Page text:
Ages 16 and up (2 CD set $20)

Adult Children of…Parents: is a comedic saga about the coming of middle age, and dysfunctional (is there any other kind)families.  Can one woman raise her child, make peace with her parents, and grow in a way that is not a warped extension of her own childhood?  The issues of this tale touch all of us who are trying to grow out of where we came from and into who we could be.

Ages 14 and up  (Audio Cassette $10  CD $15)

Retiring The Champ: Coaching Life’s Last Big Bout
End of life care can be a great black hole or the beginning of new understandings and relationships within a family. When Michael, who always referred to his mother as “the little Pitt Bull,” discovers he is the only one available to guide her through the maze of Alzheimer’s and into death, he feels the same thrill you and I might at the prospect of going for a root canal.  You are hereby invited to take this journey;  the physical one from downsizing and dealing with the medical and elder care establishment, the social one involving the delicate weave of family relationships and the spiritual one that takes this son from angry boy to soulful adult.

Ages 14 and up (double CD  $20)

Esau My Son is a funny, touching, and poignantly honest story about one parent and educators learning curve raising a ‘difficult’child, and the ultimate lesson that not everything of value can be guaged by a cognitive profile.

Ages 11- Adult (CD $15)

Finally, stories that have emerged from my own ethno-religious background, and share new understands of Judaism:

Waiting for Elijah  This collection of traditional, literary, midrashic and original stories  will introduce and deepen your understanding of Jewish holidays and traditions.  From young Sarah’s anticipation of Aunt Tillie’s Fatal Pinch, to Miriam’s account of the Exodus, these stories bring you into the contemporary experience and ancient wisdom that is Judaism. 

Ages 6 through adult ($10)
“Stirs us into warm holiday anticipation”  Lilith Magazine

Looking For G-d’s Doorbell is a tragicomedy about the American bar mitzvah experience.  When your child asks for the hundredth time “Why are we doing this,” a parent is obliged to find an authentic answer.  This is the story of that journey.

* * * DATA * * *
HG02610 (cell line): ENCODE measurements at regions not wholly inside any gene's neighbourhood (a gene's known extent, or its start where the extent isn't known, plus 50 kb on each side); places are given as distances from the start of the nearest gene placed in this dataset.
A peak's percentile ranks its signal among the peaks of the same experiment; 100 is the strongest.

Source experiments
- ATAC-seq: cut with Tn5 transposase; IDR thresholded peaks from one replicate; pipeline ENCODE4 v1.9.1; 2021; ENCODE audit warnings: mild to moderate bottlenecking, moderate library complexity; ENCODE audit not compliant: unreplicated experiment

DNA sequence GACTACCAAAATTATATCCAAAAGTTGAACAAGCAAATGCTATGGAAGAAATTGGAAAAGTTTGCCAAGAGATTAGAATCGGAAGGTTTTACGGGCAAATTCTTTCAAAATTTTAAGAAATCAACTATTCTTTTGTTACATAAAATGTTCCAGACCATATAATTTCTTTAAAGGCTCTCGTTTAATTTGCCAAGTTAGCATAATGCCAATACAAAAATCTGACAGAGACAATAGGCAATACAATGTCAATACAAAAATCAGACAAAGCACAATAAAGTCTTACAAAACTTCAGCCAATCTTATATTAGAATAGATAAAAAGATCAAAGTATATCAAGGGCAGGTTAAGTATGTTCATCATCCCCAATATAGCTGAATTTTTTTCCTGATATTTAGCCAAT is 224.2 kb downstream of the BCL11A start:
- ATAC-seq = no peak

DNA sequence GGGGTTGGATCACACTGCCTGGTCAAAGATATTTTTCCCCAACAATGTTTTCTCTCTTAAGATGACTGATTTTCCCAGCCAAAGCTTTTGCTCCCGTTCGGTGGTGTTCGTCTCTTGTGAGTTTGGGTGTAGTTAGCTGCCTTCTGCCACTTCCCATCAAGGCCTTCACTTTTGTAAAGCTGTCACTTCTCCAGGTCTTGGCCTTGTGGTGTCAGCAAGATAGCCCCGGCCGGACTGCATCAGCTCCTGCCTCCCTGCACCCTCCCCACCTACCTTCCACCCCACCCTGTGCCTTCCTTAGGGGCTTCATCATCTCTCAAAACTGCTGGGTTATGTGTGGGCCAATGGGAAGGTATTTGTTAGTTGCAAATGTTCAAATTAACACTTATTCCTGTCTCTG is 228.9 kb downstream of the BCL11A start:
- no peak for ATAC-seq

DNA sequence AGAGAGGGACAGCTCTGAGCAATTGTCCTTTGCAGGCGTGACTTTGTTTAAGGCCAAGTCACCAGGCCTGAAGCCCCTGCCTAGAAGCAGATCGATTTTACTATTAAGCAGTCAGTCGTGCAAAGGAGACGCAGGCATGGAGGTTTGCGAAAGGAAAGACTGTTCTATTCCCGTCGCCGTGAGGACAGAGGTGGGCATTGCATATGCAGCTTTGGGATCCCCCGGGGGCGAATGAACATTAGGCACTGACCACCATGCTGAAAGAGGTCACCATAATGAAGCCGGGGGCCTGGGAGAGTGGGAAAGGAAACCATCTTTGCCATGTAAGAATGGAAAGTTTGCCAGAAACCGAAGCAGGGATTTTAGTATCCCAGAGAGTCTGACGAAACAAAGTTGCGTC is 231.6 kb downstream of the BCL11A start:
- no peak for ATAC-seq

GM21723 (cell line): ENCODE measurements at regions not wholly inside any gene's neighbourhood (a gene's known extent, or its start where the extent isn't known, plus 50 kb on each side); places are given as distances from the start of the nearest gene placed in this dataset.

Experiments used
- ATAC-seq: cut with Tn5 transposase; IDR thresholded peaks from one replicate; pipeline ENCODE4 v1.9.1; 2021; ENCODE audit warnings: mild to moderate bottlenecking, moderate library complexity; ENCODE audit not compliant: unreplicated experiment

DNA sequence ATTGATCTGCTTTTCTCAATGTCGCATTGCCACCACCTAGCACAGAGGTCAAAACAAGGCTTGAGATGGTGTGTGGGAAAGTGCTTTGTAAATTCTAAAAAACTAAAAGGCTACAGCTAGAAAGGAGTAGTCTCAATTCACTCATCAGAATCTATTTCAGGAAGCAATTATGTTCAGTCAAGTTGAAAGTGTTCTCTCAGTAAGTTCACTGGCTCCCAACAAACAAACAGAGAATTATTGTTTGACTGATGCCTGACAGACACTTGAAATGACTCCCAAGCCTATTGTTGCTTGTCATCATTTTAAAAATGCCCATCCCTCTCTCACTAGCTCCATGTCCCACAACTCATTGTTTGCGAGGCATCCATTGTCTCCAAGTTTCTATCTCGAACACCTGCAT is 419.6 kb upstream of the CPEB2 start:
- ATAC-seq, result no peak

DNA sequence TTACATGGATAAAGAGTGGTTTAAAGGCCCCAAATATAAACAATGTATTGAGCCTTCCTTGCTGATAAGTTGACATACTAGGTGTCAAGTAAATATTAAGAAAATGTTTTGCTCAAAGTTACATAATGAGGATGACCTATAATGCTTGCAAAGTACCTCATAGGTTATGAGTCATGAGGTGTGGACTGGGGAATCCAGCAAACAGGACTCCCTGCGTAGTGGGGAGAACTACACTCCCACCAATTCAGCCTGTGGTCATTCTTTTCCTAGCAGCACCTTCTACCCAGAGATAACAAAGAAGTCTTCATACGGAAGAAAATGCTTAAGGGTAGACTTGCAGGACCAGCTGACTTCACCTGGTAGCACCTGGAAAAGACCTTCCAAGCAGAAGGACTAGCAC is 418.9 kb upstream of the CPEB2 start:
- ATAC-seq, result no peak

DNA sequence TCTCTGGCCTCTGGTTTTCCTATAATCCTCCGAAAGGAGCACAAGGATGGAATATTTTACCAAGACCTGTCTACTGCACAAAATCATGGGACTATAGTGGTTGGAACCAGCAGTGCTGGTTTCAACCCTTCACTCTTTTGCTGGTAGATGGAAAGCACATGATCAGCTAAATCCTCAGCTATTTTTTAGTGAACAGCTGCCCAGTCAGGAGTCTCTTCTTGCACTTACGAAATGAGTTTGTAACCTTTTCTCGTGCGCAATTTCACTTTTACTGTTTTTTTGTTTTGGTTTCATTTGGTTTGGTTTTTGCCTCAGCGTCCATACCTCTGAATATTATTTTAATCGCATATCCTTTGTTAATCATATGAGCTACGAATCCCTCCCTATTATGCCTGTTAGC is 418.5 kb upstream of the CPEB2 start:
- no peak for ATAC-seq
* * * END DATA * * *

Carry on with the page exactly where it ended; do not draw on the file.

Ages 11- Adult (Audio Cassette $10  CD $15)

Aneeta: I understand you also run some workshops. What do you choose to focus on in these workshops?

Judith: I have taught for Lesley University for over 20 years. Having a degree in Early Childhood Development from Wheelock College has been a great boon throughout my life. In these college classes I offer teachers techniques for using storytelling to extend cognitive, curricululrar, and social/emotional objectives in their classrooms.

I teach an annual class in home: www.tellingstoriestochildren.com

It is always the last week in June as school gets out, and it is one of the great blessings in my life.  People come from around the country to dedicate 4 full days of their lives to exploring their own passions and skills as tellers.  Teachers, actors, ministers, rabbis, librarian, web site developers, folks in mid-life transitions, and storytellers have all joined in my living room, and together, we fire up their dreams, skills, and possibilities.

When I am hired to teach, the most important thing is determining what will most benefit the group proffering the invitation.  Folks who have been telling for long periods are often most interested in a ‘Masters Class,’ where they will exercise and get input on their telling ‘chops.’  Educators want to know how to utilize this work in their classroom.  Parents want to know how to share their lives with their children and ignite the child’s imagination.  The choices of workshop topics are numerous, but the most important thing is matching the teaching to the needs of those you are working for.

Aneeta: As you know, this website caters for storytellers. What advice would you give to people who would like to venture into storytelling?

Judith: Tell Tell Tell. Tell to folks sitting next to you on the bus.  Tell to your family around the meal table.  Tell at you local church or synagogue.  Tell at you ashram or mosque.

Listen Listen Listen. Listen to others tell.  Listen to how your story wraps around the listeners before you.  Listen to how your voice (metaphorical voice that is) resonates in your world.

Aneeta: Judith, this is all I have to ask. Is there anything else you’d like to add?

Judith: Our world governments are not in the best of hands these days.  It feels as if money and evangelical belief systems are the only common denominators for decision making.  I believe, that as small as the effort seems in this great shadow, that storytelling can open people people’s hearts and imaginations to kinder ways of being.

Aneeta: Thank you, Judith.

Judith: Thank-you for this opportunity.


This piece may NOT be freely reprinted. Please contact editor @ howtotellagreatstory.com for reprint rights.